Meta Data –

By far the most important step in protecting your work is to take a time-consuming step of adding the meta data to your work if you are going to post it on-line.

For those of you who work with Photoshop, you can add the Meta Data to your finished work as follows:

PS MENU > FILE > FILE INFO > Fill in information in as many tabs that apply.

If you are creating a composite or fine-art piece that contains several components of your work, make sure EVERY fotograph within that piece is protected with the Meta Data.

When creating composites of any kind, think of each component as an individual project that requires protecting no matter how small.

Low Resolution –

When your work is finished and ready to post, you are already “armed” with the Meta Data in your work. Don’t stop there. Take a quick moment to save a version or your work in Low-Resolution, aka “Low Res”.  It’s easy to make a foto Web site ready which means the work is suitable for the internet. Should someone want to take a screen cap or save it to their computer, they still can, however, when they try to enlarge the foto, they are met with a “pixel situation” which protects your work from theft as well.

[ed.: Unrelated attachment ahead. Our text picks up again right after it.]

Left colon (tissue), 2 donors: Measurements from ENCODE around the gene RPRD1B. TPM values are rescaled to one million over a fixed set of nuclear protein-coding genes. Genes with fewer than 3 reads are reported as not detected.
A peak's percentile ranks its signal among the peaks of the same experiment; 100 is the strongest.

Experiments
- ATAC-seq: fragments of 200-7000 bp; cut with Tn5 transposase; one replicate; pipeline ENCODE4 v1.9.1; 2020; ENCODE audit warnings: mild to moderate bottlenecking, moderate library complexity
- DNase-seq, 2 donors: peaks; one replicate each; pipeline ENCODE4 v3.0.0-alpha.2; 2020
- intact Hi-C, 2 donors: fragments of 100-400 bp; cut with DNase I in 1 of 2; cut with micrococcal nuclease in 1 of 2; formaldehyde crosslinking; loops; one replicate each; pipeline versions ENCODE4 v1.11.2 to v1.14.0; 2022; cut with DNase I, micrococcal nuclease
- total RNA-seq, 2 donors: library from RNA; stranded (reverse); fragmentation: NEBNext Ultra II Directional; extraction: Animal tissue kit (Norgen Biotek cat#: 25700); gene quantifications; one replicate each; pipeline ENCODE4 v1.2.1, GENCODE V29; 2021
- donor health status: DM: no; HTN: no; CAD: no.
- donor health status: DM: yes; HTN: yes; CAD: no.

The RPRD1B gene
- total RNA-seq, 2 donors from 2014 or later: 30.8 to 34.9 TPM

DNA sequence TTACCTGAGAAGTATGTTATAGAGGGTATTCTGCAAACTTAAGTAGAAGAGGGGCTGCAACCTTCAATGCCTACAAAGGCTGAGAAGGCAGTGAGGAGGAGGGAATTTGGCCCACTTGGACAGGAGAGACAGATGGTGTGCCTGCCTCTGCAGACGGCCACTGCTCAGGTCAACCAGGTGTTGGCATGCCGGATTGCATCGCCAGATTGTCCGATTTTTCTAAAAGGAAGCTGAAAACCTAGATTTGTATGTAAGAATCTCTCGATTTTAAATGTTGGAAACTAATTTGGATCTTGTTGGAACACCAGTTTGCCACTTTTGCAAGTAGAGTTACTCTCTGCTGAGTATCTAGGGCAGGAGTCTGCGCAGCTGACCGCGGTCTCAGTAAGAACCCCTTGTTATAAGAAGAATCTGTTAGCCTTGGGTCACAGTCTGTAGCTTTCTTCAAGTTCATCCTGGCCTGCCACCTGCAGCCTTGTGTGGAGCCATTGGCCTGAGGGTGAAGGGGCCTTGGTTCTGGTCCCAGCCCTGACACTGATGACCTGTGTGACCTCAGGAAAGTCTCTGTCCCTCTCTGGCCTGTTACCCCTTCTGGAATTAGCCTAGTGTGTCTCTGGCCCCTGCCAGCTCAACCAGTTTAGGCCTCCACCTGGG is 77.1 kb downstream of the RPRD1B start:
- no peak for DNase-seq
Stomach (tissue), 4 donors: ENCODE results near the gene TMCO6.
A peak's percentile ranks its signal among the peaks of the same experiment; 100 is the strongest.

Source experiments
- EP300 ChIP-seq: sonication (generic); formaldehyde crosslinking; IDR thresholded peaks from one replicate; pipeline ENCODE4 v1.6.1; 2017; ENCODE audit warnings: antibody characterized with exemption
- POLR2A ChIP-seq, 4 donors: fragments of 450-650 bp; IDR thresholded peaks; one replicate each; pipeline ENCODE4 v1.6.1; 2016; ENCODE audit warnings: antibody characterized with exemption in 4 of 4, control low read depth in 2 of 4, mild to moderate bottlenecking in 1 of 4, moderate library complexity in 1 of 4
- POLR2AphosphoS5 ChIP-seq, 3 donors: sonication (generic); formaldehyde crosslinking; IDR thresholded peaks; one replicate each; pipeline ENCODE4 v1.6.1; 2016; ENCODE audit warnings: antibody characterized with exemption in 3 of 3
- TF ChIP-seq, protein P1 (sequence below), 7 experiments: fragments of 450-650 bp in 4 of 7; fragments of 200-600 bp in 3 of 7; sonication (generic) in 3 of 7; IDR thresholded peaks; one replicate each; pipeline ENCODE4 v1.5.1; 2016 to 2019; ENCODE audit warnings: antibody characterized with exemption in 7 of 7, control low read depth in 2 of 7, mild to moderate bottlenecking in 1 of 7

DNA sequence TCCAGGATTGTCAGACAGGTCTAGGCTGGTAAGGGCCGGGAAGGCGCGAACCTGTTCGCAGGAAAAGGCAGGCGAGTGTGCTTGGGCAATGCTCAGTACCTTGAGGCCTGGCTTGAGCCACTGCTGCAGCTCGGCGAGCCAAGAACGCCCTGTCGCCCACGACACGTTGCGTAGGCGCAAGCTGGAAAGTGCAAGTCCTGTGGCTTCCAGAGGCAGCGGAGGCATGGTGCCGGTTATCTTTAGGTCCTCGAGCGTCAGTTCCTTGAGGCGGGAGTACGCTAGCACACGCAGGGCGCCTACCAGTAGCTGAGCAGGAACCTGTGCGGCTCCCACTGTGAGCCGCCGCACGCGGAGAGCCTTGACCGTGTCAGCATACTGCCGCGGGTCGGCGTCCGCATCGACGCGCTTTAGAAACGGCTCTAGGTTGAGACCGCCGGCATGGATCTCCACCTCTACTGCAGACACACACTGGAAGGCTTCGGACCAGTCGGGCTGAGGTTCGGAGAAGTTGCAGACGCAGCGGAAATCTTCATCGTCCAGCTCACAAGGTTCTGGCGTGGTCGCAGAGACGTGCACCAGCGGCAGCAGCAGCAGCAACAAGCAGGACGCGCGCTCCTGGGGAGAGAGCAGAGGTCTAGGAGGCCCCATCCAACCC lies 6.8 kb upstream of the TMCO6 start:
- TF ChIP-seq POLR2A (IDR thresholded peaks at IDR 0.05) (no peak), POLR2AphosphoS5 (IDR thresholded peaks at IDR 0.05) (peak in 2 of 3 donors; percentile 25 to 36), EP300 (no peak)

Copyright – “To register or Not Register, that is the question”

If you want to further protect your work, you can register it with the U.S. Copyright Office for a fee. I used to think if you wrote the term: ©Copyright 2k16 XposureArtisan by Hillie G for example, it was a “done deal”. Doing this essentially does ward off potential offenders about 70% of the time, but if you find yourself in a courtroom and your piece wasn’t registered, you may have a problem. So I’d suggest registering any piece before you head into a courtroom for added security. While the registration may be late, once again, your meta data saves you if you put in the date of creation. 

For more interesting information about Copyrights and how they are used, please visit:

Watermark –

If you chose to use a watermark for the sole purpose of protecting your work, guess again. As a “Best Practice”, don’t depend on that.  Even the average Photoshop or Gimp user can lift a watermark in under 30 minutes and that’s someone who has minimal skills with the clone or healing tool.